I wanted to give you some background info on the 21 tracks we squeezed onto the album, covering my inspirations and the artists I collaborated with. I couldn’t have finished the album without these incredibly talented and stupendously kind folk, so big thanks to them!
Oh, Captain is an existential crisis expressed in nautical metaphor. This upbeat, Beatles inspired song talks about the difficulty of making good life decisions, and muses on how much easier life would be with a ‘Captain’ to guide you. I collaborated with my good friend Spaceship who added harmonica, harmonies, harpsichord and much more.
Lake Like Glass
Lake Like Glass began life as an instrumental, composed by Andy McDonald and Craig Sutherland of Megalith Music. The guys sent me the track and I immediately heard a laid-back, summery vocal in the melody. It’s one of the easier, breezier songs on the album.
My Friendly Skeleton
In My Friendly Skeleton, mortality takes the form of a supportive buddy. The subject of death and its inevitability is one we’ve all considered at one time or another, and I wanted to take a more positive approach to this constant of life. The ‘friendly skeleton’ of the song is a gentle reminder that life is short, and to live every moment. I’m on guitar duties (and vocal of course) bass is by David Ding and all other instrumentation is by the wonderful Spaceship!
Hindsight is a nostalgic, melancholic musing on time passing and the pain of getting older, as well as the accrued wisdom. I think we all have a tendency to look back and yearn for what seemed like simpler times before we gathered the inevitable baggage that comes with age. The arrangement is by Anthony Ferraro with instrumentation also by Craig Sutherland and Andy McDonald.
This started out a very short, simple acapella piece about the regret of a love gone cold. I worked with composer Yousef Khalil who added an epic, orchestral arrangement. We worked together to fill out the track, adding a climactic crescendo .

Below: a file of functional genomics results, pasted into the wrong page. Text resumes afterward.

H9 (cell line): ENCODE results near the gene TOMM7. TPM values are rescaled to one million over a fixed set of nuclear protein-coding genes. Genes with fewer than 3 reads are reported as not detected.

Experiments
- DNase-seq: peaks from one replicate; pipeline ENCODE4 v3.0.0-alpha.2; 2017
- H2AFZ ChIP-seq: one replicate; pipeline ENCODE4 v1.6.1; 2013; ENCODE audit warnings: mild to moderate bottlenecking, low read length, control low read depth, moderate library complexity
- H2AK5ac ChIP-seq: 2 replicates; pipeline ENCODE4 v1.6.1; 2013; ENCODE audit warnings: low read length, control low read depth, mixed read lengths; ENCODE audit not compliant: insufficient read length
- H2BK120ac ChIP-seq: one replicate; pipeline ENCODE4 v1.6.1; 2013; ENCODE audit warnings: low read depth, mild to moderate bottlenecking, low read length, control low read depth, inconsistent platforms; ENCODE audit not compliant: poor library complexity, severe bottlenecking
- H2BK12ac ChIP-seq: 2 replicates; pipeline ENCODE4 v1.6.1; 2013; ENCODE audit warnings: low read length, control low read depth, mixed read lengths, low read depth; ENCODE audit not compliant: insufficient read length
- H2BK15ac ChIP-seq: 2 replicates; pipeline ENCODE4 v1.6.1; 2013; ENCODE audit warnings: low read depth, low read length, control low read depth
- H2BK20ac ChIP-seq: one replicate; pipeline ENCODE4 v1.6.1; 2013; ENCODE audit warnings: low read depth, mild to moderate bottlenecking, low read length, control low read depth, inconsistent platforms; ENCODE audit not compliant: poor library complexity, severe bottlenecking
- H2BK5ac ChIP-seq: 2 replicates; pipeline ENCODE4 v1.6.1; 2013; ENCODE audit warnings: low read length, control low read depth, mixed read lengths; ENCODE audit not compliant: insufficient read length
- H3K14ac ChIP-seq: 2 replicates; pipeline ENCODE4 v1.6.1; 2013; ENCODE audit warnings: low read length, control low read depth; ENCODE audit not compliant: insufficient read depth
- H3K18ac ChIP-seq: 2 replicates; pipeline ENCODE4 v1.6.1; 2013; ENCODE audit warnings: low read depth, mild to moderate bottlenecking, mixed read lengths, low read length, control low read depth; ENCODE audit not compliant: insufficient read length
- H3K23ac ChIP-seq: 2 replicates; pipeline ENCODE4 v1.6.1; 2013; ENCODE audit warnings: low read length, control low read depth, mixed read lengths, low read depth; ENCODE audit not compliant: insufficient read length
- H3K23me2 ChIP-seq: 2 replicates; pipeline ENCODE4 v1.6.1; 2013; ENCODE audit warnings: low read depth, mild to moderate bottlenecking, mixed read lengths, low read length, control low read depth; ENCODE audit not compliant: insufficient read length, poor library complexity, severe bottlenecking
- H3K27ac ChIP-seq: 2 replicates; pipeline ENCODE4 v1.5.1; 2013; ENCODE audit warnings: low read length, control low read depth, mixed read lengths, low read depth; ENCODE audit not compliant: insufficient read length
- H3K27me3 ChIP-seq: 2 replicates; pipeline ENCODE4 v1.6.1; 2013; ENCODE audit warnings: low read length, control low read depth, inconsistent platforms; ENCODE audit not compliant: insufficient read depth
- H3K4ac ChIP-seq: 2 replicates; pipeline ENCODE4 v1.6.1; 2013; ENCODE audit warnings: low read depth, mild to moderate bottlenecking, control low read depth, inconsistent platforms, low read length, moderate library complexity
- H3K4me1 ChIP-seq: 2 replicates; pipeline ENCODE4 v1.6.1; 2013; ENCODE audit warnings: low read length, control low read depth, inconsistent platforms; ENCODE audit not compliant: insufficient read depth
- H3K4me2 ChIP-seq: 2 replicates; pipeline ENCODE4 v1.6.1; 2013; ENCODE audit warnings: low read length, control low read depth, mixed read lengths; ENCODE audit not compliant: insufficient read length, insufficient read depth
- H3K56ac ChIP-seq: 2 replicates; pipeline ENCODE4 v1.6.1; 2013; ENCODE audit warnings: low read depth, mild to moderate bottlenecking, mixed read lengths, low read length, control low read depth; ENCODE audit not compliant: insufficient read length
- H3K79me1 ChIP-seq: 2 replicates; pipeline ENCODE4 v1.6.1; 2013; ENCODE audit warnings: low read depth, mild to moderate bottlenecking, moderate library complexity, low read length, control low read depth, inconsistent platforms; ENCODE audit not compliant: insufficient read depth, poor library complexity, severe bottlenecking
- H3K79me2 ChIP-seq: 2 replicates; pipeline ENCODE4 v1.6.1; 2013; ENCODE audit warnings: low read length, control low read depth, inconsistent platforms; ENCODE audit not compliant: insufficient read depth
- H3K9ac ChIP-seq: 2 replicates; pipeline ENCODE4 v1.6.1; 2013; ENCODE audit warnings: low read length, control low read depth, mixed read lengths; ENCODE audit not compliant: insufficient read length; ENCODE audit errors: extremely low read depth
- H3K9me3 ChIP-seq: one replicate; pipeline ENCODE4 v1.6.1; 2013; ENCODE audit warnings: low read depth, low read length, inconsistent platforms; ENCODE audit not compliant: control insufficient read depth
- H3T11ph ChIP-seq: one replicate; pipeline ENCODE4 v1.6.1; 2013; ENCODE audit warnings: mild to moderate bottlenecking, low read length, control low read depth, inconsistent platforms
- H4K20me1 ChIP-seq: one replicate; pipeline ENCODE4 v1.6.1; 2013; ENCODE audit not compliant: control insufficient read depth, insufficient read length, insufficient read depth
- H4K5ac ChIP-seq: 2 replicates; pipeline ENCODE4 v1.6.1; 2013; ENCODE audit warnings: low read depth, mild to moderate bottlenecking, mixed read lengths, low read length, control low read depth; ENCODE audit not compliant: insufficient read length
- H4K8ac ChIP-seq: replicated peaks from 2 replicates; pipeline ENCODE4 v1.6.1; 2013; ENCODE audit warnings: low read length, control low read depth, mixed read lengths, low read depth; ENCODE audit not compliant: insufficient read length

Smile Bomb is me at my poppiest. It’s a song about how bottling things up is never a good idea. I wanted to say that true friends aren’t only there for the good times, and smiling and pretending through the pain helps no one. Musically it began as a simple guitar and vocal piece, and was later adorned with honky-tonk piano, additional harmonies and more by Matt Sigler of The Morning Hollows. I met Matt at the creative hub that is Hitrecord.org, along with many of the other musicians on the album.
Flawed Romance grew from a quirky instrumental piece by Ryan Patrick. The plunky notes of the toy piano inspired a darkly comedic song about an unusual love story which can be read literally as being about a blow-up doll, or more metaphorically, as exploring the inequalities of an unhealthy relationship.
Everything, Baby is a plain and simple love song. There are echoes of Regina Spektor in the lyrics which range from retro to quaint. The treatment with piano is thanks again to Craig Sutherland and Andy McDonald, and gives the track a more sultry, classic feel then the original guitar demo.
Wanderer, like Clocks Back, came to existence as an acapella piece. The song grew from first line, which came to me, melody and all while washing the dishes one day.
‘If you fall in the forest
Will you make a single sound?
When there are only trees to hear you
Will you ever be found?’
The song evolved into a mother’s lament as she realizes she can’t keep her children safe. Once they fly the nest, they are out of her control and will inevitably be in harm’s way. The haunting orchestration is again courtesy of Yousef Khalil and adds to the timeless, dark fairytale quality of the song.
Skin of the Wolf